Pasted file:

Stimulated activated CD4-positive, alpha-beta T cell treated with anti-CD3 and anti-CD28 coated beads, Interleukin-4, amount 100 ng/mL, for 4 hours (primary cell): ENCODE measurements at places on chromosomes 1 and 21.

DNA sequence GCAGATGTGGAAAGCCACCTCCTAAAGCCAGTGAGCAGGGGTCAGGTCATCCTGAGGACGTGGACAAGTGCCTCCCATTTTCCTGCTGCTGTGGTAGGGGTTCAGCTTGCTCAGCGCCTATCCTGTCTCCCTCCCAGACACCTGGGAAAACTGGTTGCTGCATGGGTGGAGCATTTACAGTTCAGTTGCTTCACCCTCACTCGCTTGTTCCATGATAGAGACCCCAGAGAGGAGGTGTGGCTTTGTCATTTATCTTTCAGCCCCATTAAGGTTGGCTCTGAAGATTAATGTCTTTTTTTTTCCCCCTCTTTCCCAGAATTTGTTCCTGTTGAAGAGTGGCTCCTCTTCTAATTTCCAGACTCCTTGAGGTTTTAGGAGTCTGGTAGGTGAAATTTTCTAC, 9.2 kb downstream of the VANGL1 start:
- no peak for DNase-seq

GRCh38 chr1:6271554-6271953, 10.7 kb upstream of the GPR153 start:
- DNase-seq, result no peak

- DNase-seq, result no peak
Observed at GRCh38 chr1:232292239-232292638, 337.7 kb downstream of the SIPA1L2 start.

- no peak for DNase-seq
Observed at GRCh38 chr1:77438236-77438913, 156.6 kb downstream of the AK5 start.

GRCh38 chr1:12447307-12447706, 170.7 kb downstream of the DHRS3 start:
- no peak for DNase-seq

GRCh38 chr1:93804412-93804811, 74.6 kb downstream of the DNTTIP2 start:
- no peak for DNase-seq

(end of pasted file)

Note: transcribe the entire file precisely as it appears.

Stimulated activated CD4-positive, alpha-beta T cell treated with anti-CD3 and anti-CD28 coated beads, Interleukin-4, amount 100 ng/mL, for 4 hours (primary cell): ENCODE measurements at places on chromosomes 1 and 21.

DNA sequence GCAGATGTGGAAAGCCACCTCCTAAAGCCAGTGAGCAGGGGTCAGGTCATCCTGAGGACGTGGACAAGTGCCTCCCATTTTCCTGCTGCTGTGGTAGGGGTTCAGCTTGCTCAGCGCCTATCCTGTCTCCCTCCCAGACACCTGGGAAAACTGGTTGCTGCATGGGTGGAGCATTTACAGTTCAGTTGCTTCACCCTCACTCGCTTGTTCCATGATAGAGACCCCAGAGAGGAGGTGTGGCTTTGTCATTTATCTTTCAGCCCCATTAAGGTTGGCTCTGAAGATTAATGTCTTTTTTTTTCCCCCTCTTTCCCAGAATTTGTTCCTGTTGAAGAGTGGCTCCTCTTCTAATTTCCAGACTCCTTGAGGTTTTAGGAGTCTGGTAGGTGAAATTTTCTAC, 9.2 kb downstream of the VANGL1 start:
- no peak for DNase-seq

GRCh38 chr1:6271554-6271953, 10.7 kb upstream of the GPR153 start:
- DNase-seq, result no peak

- DNase-seq, result no peak
Observed at GRCh38 chr1:232292239-232292638, 337.7 kb downstream of the SIPA1L2 start.

- no peak for DNase-seq
Observed at GRCh38 chr1:77438236-77438913, 156.6 kb downstream of the AK5 start.

GRCh38 chr1:12447307-12447706, 170.7 kb downstream of the DHRS3 start:
- no peak for DNase-seq

GRCh38 chr1:93804412-93804811, 74.6 kb downstream of the DNTTIP2 start:
- no peak for DNase-seq